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Cited by 5 (0 self)
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This paper contains a simple, randomized algorithm for constructing the convex hull of a set of n points in the plane with expected running time O(n log h) where h is the number of points on the convex hull. Introduction Determining the convex hull of a set of points is one of the most basic problems in computational geometry. Ron Graham presented the first O(n log n) algorithm for finding the convex hull of points in the plane in 1972 [12]. The following year, R. Jarvis gave an algorithm whose running time depends on the output size [14]. Jarvis's algorithm runs in O(nh) time where h is the number of points in the convex hull. The next ten years saw many other algorithms for finding convex hulls in the plane most of which run in O(n log n) time [1, 4, 11, 13, 16]. Some very simple algorithms were proposed which have O(n) expected running time for many distributions of points in the plane (such as points with normal density) [10, 3]. During this period, Avis [2] and Yao [20] proved...
HOMOGENEITY ANALYSIS
"... Abstract. The Gifi system of analyzing categorical data through nonlinear varieties of classical multivariate analysis techniques is reviewed. The system is characterized by the optimal scaling of categorical variables which is implemented through alternating least squares algorithms. The main techn ..."
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Cited by 1 (0 self)
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Abstract. The Gifi system of analyzing categorical data through nonlinear varieties of classical multivariate analysis techniques is reviewed. The system is characterized by the optimal scaling of categorical variables which is implemented through alternating least squares algorithms. The main technique of homogeneity analysis is presented, along with its extensions and generalizations leading to nonmetric principal components analysis and canonical correlation analysis. Several examples are used to illustrate the methods. A brief account of stability issues and areas of applications of the techniques is also given. Key words and phrases: Optimal scaling, alternating least squares, multivariate techniques, loss functions, stability.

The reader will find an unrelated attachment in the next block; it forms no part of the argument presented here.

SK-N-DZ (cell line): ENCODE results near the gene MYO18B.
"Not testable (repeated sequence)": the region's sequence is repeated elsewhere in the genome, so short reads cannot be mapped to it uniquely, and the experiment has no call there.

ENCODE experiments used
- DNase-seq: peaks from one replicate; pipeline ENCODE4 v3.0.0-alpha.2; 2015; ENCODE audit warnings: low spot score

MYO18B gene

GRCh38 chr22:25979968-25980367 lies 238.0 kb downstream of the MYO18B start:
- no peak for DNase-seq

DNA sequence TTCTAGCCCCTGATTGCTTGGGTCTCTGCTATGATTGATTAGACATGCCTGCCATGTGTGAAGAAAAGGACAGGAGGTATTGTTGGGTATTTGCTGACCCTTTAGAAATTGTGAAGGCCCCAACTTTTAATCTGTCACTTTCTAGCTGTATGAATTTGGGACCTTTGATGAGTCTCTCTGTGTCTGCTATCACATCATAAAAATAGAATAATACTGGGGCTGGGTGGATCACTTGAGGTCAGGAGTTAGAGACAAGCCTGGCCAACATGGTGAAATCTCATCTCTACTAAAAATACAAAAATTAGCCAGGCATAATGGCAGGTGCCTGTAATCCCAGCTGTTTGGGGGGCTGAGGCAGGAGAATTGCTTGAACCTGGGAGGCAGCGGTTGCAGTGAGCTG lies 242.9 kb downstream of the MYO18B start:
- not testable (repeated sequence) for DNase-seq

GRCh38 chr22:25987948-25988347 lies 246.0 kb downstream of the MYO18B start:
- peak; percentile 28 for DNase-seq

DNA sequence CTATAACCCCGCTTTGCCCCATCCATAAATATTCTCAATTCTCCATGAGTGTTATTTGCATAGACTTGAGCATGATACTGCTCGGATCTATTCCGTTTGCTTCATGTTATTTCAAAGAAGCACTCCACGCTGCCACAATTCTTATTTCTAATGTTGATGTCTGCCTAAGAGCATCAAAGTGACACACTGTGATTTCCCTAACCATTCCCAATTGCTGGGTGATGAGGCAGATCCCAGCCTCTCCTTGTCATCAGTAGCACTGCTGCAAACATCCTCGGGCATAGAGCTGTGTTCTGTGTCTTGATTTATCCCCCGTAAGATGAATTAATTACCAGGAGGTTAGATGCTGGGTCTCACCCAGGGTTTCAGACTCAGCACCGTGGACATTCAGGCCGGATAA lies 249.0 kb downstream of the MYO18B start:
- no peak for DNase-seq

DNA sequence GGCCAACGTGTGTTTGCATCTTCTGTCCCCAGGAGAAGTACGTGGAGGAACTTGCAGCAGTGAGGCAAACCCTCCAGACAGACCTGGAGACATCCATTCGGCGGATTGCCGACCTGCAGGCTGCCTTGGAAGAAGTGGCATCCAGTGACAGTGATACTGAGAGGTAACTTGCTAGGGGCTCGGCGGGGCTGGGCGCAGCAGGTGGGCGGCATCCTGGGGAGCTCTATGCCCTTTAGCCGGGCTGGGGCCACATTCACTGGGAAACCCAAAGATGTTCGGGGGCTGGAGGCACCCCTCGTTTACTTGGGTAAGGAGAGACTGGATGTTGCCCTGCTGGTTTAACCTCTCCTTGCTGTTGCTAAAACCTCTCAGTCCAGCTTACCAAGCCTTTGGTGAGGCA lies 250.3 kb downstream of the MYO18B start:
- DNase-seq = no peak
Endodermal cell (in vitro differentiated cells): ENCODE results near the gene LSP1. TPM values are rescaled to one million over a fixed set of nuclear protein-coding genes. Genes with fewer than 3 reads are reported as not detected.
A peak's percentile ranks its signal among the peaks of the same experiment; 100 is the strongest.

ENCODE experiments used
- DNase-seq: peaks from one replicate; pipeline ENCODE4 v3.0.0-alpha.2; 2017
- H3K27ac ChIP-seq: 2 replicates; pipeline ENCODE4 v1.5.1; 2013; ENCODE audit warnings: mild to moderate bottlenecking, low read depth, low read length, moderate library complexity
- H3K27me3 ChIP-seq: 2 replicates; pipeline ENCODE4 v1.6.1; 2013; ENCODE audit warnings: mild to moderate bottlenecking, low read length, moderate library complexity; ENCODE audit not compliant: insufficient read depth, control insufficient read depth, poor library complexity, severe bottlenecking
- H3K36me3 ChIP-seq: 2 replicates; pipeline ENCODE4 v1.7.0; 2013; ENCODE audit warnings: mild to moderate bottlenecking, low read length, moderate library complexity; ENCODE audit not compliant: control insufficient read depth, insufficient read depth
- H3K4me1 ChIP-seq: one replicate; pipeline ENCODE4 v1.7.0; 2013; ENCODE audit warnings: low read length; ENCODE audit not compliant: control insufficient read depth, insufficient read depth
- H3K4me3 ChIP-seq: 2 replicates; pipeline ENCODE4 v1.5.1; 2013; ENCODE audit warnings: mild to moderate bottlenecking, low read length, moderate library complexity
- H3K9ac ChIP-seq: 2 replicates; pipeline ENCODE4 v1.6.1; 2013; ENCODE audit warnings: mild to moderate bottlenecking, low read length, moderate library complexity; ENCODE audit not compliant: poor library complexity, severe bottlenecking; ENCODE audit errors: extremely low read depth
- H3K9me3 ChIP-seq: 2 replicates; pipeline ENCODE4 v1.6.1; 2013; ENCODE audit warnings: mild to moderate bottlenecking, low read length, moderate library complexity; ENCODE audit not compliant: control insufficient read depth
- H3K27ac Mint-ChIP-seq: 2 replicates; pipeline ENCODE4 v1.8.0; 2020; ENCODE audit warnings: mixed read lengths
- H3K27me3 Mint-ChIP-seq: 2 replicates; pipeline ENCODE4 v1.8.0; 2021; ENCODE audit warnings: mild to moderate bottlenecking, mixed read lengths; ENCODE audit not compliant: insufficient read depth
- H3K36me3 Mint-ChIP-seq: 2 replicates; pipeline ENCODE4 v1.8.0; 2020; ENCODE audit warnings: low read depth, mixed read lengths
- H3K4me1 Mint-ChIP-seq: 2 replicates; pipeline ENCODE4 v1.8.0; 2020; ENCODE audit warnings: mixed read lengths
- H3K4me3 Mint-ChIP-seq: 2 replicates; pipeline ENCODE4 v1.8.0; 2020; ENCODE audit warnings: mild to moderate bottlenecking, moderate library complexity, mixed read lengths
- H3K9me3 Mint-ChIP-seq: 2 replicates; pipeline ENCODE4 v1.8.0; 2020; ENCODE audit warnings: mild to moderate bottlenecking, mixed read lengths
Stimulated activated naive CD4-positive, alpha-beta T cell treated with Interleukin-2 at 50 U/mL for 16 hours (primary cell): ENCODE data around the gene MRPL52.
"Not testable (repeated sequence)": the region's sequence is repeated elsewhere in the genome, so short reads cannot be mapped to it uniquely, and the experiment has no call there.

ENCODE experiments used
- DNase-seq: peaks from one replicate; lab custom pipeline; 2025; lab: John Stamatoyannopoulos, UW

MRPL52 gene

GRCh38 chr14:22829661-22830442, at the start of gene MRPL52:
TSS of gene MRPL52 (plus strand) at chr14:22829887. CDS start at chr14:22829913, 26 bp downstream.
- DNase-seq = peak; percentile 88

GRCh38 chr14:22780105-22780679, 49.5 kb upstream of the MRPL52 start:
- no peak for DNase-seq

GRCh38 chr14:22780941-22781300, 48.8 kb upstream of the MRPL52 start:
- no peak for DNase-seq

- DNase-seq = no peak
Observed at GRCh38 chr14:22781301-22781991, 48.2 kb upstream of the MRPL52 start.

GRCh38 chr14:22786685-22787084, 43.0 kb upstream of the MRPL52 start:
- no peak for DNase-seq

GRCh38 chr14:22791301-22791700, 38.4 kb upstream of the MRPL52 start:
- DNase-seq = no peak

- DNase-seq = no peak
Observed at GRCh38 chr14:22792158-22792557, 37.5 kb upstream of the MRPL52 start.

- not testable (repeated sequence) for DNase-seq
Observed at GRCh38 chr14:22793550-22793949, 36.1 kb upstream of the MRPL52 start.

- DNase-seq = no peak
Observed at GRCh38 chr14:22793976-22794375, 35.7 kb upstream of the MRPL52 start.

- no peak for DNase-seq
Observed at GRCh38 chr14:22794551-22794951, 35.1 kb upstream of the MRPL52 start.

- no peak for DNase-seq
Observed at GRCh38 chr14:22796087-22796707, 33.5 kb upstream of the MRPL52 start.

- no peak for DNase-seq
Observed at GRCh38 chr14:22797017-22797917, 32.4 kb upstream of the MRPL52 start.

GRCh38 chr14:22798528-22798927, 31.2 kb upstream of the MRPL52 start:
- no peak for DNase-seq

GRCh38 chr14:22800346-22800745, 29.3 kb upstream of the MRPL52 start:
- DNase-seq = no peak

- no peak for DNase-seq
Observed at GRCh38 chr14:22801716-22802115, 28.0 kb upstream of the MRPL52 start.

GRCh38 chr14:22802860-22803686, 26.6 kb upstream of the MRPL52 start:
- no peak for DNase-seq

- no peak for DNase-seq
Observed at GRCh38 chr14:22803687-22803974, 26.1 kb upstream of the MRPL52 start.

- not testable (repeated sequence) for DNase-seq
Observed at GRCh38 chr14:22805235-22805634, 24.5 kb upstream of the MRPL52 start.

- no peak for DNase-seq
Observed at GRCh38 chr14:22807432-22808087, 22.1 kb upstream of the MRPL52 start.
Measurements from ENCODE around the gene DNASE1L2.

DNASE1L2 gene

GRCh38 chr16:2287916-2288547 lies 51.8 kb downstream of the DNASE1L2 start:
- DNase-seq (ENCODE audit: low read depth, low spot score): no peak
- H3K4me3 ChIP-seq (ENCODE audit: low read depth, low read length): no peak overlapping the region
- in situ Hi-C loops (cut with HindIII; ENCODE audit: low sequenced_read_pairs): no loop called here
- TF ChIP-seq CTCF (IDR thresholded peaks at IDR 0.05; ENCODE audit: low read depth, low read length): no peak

Extreme Point Detection and the Polar Dual
"... This thesis is concerned with the identification of the extreme points of a given finite set of points denoted by S. In Jibrin, Boneh and Caron[18] the authors explored the advantage of using probabilistic methods applied to the polar dual of S to quickly detect some extreme points. This thesis buil ..."
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This thesis is concerned with the identification of the extreme points of a given finite set of points denoted by S. In Jibrin, Boneh and Caron[18] the authors explored the advantage of using probabilistic methods applied to the polar dual of S to quickly detect some extreme points. This thesis builds on those results with the introduction of a polynomial time procedure that uses the detected extreme points to eliminate redundant points. i Acknowledgments ii
A New Ultimate Convex Hull Algorithm in R²
, 2000
"... We present a very simple algorithm  NEWHULL  to find the convex hull of S = {P 1 , . . . , Pn}, n given points in R 2 . It may be thought of as a variant of Quickhull; however if the hull of S has h vertices, the algorithm runs in time #(n log h), worstcase. On the average it is much faster. Analy ..."
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We present a very simple algorithm  NEWHULL  to find the convex hull of S = {P 1 , . . . , Pn}, n given points in R 2 . It may be thought of as a variant of Quickhull; however if the hull of S has h vertices, the algorithm runs in time #(n log h), worstcase. On the average it is much faster. Analysis suggests that NEWHULL should be twice as fast as the "ultimate" algorithm of Kirkpatrick and Seidel, and experimental evidence bears this out.